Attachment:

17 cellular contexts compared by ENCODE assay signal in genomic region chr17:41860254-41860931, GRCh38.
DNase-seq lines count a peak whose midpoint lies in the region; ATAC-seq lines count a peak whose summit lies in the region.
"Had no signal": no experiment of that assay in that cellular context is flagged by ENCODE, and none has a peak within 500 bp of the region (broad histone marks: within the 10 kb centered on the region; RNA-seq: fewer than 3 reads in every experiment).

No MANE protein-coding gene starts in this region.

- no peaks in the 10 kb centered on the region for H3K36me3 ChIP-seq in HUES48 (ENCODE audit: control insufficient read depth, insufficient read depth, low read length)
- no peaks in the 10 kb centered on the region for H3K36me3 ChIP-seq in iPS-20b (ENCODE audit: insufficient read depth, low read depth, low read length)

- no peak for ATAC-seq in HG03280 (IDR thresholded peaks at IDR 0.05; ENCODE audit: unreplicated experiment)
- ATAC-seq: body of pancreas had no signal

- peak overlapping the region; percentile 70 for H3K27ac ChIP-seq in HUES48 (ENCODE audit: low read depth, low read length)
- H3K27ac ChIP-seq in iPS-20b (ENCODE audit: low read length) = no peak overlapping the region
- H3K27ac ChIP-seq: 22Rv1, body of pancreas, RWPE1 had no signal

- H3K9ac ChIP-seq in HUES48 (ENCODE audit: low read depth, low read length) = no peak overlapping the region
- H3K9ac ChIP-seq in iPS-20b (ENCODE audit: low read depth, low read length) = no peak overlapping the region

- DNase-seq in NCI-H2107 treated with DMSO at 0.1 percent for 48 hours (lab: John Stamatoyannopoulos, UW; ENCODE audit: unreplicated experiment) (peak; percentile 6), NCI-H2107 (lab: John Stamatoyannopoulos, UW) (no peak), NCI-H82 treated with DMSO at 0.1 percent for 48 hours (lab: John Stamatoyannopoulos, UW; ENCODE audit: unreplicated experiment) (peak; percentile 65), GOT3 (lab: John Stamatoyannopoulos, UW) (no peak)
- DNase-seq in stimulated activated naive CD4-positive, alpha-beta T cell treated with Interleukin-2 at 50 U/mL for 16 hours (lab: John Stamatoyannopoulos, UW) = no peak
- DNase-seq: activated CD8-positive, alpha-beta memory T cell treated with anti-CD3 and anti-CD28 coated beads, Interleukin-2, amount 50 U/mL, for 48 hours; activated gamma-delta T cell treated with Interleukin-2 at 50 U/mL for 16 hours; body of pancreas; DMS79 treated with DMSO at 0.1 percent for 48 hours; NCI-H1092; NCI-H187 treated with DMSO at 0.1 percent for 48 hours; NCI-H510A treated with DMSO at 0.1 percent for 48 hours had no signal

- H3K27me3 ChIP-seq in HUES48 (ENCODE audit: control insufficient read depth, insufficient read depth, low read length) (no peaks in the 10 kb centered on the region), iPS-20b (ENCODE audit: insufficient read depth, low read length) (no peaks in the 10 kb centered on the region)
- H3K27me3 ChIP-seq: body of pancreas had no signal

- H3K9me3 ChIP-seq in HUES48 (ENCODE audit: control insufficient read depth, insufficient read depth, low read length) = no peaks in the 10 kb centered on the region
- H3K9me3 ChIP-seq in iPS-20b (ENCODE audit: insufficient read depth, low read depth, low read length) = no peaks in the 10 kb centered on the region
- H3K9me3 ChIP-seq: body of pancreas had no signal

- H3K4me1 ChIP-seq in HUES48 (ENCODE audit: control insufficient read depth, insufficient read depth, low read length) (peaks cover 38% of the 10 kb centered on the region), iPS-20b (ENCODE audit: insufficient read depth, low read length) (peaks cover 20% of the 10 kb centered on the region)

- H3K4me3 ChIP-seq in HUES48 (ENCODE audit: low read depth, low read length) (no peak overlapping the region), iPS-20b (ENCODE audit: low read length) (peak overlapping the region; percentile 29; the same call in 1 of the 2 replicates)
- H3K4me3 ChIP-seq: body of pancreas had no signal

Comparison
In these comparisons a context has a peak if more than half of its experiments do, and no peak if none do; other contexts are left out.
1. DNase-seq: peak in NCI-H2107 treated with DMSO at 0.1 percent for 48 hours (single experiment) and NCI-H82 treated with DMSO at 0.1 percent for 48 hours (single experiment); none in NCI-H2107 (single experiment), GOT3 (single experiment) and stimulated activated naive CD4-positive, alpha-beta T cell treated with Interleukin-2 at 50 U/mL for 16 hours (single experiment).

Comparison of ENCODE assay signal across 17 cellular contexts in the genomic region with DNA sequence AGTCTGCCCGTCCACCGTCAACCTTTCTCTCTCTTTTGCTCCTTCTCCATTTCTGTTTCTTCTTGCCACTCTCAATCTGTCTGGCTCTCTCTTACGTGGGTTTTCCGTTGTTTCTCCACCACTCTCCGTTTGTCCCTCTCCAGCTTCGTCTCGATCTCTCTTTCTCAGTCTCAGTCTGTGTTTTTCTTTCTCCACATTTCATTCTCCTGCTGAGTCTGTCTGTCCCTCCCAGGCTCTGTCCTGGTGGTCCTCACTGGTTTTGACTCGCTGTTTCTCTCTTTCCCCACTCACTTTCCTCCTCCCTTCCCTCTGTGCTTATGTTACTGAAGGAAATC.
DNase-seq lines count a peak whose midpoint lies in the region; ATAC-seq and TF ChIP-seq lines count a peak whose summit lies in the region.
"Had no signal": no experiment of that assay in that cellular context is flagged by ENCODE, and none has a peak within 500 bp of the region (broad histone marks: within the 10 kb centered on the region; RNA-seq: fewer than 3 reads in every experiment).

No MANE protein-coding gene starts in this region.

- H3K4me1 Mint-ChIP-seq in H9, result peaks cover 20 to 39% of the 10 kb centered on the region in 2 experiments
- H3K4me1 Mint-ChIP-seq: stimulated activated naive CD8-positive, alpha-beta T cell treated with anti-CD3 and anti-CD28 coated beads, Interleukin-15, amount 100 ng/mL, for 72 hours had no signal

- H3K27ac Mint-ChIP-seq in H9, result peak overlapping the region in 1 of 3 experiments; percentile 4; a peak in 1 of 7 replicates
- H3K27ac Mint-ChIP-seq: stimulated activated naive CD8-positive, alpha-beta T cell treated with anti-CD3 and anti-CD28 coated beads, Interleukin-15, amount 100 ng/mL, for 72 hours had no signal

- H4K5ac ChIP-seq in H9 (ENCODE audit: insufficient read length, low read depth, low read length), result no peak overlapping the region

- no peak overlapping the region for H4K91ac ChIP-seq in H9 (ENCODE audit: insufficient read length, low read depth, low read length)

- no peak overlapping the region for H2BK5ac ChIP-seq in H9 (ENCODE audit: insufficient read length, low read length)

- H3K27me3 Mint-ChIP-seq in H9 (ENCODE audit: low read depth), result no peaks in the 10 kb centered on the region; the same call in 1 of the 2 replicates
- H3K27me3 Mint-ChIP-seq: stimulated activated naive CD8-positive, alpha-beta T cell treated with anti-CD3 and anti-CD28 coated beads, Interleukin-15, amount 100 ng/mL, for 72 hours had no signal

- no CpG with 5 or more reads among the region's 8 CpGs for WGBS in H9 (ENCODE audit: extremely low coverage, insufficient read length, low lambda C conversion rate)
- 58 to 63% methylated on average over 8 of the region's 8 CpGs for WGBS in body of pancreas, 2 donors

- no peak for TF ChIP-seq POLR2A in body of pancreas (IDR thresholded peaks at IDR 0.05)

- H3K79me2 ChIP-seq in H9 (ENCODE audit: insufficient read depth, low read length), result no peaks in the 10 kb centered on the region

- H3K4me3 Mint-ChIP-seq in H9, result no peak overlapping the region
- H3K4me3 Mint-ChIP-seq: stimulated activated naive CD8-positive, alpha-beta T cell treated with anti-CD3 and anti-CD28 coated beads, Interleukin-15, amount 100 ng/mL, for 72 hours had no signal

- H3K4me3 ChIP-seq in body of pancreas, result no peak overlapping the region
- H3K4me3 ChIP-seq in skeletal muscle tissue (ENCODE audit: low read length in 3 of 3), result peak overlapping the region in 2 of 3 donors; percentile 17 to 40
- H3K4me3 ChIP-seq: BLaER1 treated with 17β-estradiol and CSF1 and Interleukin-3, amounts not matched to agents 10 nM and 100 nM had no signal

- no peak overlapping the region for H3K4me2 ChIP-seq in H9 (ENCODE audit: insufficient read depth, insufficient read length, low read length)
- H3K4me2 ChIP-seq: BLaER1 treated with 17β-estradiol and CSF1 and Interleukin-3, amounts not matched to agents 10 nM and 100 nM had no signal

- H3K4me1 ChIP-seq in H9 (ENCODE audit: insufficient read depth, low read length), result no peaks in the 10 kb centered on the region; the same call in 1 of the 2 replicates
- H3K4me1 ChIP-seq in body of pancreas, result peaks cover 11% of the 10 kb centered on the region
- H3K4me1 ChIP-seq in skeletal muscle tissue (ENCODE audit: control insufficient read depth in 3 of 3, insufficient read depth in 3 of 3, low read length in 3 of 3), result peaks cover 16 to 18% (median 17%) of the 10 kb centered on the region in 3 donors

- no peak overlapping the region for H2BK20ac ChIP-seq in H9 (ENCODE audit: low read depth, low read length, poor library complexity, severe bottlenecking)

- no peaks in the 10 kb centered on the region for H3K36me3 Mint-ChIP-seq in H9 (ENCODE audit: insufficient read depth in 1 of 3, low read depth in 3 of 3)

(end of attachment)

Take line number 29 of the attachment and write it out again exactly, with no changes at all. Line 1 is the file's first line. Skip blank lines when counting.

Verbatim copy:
DNase-seq lines count a peak whose midpoint lies in the region; ATAC-seq and TF ChIP-seq lines count a peak whose summit lies in the region.